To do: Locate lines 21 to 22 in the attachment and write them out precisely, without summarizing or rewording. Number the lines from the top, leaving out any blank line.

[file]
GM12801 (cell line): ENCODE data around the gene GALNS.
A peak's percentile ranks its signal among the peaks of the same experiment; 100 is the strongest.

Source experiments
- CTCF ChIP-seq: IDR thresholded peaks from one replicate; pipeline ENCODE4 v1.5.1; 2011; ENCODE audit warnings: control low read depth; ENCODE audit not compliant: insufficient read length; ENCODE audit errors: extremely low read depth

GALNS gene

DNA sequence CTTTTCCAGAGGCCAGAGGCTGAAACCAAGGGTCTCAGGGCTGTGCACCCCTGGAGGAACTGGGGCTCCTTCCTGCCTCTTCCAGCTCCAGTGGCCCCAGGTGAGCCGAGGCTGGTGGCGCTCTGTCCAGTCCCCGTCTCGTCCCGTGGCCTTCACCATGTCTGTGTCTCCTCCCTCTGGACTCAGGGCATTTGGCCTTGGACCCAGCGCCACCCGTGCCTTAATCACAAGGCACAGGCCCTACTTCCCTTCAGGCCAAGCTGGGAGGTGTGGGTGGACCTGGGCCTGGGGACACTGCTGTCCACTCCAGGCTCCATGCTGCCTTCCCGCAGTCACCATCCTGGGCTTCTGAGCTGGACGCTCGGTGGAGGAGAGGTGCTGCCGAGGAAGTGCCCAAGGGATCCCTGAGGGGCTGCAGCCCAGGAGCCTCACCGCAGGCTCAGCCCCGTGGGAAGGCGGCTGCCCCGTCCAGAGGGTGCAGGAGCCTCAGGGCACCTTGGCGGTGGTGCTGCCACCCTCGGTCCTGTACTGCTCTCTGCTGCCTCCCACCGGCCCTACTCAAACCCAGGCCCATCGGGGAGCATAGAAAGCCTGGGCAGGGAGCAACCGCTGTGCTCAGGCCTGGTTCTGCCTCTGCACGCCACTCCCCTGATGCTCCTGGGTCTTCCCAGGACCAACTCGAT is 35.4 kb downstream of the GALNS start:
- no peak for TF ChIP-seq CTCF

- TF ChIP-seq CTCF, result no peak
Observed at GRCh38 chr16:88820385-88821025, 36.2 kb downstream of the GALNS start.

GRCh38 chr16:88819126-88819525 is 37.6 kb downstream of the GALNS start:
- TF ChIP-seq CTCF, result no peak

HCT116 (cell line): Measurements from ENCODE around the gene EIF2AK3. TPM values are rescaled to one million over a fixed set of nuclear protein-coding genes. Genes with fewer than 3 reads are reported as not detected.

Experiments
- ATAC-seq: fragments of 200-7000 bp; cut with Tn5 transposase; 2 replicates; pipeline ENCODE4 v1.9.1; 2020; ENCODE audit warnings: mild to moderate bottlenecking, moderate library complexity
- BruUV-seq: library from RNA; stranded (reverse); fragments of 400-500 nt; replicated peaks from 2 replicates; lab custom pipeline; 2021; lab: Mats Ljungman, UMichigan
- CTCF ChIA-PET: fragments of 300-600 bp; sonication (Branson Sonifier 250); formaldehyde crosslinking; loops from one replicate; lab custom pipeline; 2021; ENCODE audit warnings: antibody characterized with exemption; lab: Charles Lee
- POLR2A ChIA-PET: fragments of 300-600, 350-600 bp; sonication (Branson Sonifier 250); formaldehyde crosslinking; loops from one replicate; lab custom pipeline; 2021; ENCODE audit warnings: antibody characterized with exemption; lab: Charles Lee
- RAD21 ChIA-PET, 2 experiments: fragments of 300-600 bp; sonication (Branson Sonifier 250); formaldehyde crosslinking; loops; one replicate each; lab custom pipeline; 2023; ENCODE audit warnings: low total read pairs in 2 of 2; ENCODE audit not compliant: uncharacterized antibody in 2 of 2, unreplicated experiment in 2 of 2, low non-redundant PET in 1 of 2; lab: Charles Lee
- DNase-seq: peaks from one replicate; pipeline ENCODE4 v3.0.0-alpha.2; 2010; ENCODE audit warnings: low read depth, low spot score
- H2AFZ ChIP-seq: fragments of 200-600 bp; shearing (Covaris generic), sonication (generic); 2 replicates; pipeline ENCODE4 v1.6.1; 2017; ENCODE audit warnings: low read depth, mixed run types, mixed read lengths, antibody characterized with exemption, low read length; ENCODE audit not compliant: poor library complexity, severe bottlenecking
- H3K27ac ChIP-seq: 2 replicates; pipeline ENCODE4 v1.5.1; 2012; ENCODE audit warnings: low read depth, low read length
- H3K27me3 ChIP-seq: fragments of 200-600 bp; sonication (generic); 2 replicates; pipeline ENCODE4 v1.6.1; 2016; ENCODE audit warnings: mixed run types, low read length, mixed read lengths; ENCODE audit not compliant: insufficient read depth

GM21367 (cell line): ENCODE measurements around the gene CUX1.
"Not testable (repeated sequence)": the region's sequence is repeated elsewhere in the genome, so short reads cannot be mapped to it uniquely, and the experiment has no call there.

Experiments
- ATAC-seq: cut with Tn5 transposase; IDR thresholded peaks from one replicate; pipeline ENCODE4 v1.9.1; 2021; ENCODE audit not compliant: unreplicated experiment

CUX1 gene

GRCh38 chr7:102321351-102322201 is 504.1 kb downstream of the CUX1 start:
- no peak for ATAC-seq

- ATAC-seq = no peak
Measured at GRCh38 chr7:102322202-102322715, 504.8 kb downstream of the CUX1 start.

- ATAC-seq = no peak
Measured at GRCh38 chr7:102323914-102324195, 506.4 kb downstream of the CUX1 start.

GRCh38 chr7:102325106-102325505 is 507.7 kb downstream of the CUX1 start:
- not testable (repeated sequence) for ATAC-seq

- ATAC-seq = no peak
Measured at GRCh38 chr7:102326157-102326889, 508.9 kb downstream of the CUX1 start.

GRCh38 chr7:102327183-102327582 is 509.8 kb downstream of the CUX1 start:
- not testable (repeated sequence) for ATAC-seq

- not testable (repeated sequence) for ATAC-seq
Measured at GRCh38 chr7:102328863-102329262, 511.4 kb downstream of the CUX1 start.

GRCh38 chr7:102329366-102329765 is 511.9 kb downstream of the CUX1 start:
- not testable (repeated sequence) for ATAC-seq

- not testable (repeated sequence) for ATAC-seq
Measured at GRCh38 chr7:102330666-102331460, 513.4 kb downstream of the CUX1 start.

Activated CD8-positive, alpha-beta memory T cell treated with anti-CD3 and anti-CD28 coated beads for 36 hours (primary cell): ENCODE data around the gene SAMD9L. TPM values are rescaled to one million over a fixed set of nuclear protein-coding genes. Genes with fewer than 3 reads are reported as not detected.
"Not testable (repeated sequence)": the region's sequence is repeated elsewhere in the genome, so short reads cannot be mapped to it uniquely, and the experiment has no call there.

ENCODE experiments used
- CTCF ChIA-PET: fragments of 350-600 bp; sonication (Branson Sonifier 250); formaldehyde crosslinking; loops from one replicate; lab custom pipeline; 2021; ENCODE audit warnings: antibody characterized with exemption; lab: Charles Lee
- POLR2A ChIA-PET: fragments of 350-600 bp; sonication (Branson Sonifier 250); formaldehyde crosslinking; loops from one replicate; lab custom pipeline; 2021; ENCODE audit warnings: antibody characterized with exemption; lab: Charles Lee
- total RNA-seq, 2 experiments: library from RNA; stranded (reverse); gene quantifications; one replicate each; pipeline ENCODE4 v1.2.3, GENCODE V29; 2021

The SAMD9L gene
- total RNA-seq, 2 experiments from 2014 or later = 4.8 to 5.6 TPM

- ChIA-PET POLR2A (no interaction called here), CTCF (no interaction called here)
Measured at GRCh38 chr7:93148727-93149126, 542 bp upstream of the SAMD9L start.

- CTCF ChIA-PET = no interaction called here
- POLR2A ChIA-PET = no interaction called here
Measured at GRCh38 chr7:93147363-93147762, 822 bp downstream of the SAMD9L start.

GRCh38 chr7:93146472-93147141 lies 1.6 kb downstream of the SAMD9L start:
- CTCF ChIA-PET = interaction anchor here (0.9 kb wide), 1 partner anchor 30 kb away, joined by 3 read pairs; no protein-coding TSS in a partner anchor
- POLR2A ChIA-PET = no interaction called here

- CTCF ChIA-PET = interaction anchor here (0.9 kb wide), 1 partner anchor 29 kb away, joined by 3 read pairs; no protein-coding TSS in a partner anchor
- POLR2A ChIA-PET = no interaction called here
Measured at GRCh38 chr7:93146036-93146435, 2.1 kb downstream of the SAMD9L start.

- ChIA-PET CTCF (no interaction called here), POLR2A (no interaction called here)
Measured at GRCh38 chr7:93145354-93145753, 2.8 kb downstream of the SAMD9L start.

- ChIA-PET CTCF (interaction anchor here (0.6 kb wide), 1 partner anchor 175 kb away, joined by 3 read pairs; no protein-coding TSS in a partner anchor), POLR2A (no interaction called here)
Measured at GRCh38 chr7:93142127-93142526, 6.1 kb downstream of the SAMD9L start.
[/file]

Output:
- H3K27ac ChIP-seq: 2 replicates; pipeline ENCODE4 v1.5.1; 2012; ENCODE audit warnings: low read depth, low read length
- H3K27me3 ChIP-seq: fragments of 200-600 bp; sonication (generic); 2 replicates; pipeline ENCODE4 v1.6.1; 2016; ENCODE audit warnings: mixed run types, low read length, mixed read lengths; ENCODE audit not compliant: insufficient read depth